Number Systems

A number system is quite simply a way of representing numbers. The one you know best is the decimal number system which consists of 10 digits: 0, 1, 2, 3, 4, 5, 6, 7, 8, and 9 and is the most commonly used number system. We say the "base" of the decimal system is 10 because there are 10 digits represented in it: 0 thru 9. We use the combination of these 10 digits to form all other numbers. The value of a digit in a number depends upon its position in the number. Take for example the decimal number 2448:

 Power of 10: 103 102 101 100 Placevalue: 1000 100 10 1 Digits: 2 4 4 8 Decimals: 2000 400 40 8
Each place in a decimal number
is a power of 10. So, our number, 2448, is:
2000 +
400 +
40 +
8
=  2448

Some say we came up with the decimal number system because we have 10 fingers! Could be!

But the decimal system isn't the only number system. Especially since computers came around, other number systems have come into widespread usage. Since a computer finds it easy to have an electronic circuit be either "on" or "off" (like a light switch), computers like a number system that has only 2 numbers: 0 (off) and 1 (on). So, each binary digit ("bit") in a computer is like a digit in the decimal system. Where the decimal system has the digits 0, 1, 2, 3, 4, 5, 6, 7, 8, and 9, the binary system has only 0 and 1. Just as the decimal system has place representations for powers of 10 (1,10, 100, . . .) and for numbers less than 1 (1/10, 1/100, 1/1000 . . .) , the binary system has place representations for each power of 2: (1, 2, 4, 8, 16, . . .) and for numbers less than 1: (1/2, 1/4, 1/8, 1/16 . . .)

A number in the binary system is rather boring. They look like this: "0 0 1 0 0 1 1". Each "bit", starting at the right, is a power of 2. For our 7-bit example, the powers of 2 are:

 Power of 2: 26 25 24 23 22 21 20 Place value: 64 32 16 8 4 2 1 Bits: 0 0 1 0 0 1 1 Decimals: 0 0 16 0 0 2 1
This binary number, 0010011, in decimal, is 16 + 2 + 1 = 19.

Each 1 or 0 tells you whether that power of 2 is in the number. In our above example, the number is 7 'bits' long and tells you which of the powers of 2 up to 26 are in the number. In our example, we have a 1 in the one's place, a 1 in the 21 place and a 1 in the 24 place. Since 24 is 2x2x2x2 = 16, our number 0010011 is the decimal number 16 + 2 + 1 =19. Get it?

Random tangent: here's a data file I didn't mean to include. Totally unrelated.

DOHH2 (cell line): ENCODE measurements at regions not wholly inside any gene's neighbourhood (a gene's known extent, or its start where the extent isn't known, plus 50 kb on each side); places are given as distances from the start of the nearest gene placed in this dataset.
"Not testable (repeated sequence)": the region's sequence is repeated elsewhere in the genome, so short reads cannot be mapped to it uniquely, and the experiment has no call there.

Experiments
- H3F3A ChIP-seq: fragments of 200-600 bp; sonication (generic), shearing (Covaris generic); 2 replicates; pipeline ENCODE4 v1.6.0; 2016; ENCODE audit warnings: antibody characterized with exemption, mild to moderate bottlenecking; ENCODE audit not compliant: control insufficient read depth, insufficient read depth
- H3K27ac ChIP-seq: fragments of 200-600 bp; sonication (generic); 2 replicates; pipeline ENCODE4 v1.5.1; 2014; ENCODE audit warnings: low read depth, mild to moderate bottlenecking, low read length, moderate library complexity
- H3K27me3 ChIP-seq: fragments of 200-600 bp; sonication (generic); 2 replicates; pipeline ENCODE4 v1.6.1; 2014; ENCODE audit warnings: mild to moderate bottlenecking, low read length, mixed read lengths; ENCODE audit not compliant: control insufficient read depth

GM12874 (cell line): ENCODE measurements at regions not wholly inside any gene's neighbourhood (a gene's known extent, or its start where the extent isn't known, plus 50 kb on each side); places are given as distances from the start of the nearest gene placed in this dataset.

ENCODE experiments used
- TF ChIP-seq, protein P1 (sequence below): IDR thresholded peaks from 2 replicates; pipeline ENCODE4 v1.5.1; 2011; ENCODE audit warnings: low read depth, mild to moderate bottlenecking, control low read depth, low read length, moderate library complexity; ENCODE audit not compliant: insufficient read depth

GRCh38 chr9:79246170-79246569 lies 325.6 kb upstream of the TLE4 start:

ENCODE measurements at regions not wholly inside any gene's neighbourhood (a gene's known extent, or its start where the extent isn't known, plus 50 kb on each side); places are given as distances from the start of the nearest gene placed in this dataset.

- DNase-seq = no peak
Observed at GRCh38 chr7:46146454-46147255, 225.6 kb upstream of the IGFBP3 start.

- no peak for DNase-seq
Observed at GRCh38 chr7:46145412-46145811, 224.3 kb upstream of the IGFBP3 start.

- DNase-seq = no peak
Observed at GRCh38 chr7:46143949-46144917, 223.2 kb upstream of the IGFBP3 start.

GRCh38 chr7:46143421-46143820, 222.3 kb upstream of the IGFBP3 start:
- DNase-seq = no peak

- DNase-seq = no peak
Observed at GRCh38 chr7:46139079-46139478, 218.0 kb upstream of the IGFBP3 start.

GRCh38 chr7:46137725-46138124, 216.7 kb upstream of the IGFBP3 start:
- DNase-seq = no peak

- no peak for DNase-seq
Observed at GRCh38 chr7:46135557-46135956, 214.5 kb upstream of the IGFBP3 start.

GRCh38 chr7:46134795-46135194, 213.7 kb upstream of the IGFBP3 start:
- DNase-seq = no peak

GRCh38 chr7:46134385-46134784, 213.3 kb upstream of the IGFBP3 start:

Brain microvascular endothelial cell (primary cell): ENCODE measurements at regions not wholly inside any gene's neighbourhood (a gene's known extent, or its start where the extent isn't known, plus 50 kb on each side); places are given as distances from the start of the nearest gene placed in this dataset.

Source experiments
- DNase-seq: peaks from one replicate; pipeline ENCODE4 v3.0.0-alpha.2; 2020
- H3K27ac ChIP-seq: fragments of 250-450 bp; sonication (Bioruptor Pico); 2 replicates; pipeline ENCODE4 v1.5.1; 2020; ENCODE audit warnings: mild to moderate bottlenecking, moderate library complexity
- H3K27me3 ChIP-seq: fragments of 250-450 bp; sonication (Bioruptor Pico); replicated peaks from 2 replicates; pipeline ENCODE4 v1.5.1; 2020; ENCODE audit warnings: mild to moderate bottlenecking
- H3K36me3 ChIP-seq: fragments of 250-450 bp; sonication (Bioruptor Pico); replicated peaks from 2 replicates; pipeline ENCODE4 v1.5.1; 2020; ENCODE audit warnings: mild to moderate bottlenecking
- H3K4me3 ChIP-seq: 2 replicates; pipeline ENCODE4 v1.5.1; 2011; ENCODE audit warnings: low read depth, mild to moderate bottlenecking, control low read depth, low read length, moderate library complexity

Another number system you see sometimes, also associated with computers, is the hexadecimal number system, a system based on the number 16. "Hexa" meaning 6 and "decimal" meaning 10 gives you 6 + 10 = 16. Hexadecimal has digits that go all the way up to 15. For this they had to "invent" digits above 9, so they just started with the alphabet:
digit:    0   1  2  3  4  5  6  7  8  9   A   B   C    D     E   F
value:     0   1  2  3  4  5  6  7  8  9  10  11  12   13   14  15
The main reason for hexadecimal was just to make the input and output of the computer easier and more readable. Here is our table for the hexadecimal number 2FE:

 Power of 16: 163 162 161 160 Place value: 4096 256 16 1 Digits: 0 2 F E Decimals: 0x4096 = 0 2x256 = 512 15x16 = 240 14x1 = 14

So, our hexadecimal number, 2FE, is, in decimals,    512 + 240 + 14 = 766.
Think about it. Our 3-digit hexadecimal number, 2FE is, in binary, 1011111110. 2FE is a lot easier to read and to input. If you were inputting numbers like 1011111110 into the computer it would be easy to miss a 1 and mess that up! A computer doesn't actually do arithmetic in hexadecimal. It just uses it to communicate with the outside world!

When you're dealing with more than one number system, you indicate the base of your number with a little subscript. Our example would become:
2FE16 = 10111111102 = 76610
You can see that without that little subscript, a number like 286 would be confusing. It is quite different in decimal or hexadecimal. 286 is a valid number in both systems!
It isn't valid in binary because it contains digits other than 0 or 1.
28610 is just 286, where 28616 is 64610 or, if you're interested, 10100001102

There are other number systems out there. Octal, based on the number 8, was used early in the computer world but is no longer used. You could even make up a system based on the number 7 where the number 1667 would be
1 x72 + 6 x71 + 6 x70
=  49    + 42     + 6       = 9710, but it wouldn't be very useful!

By the way, if you want to be cool, you call hexadecimal numbers "hex"!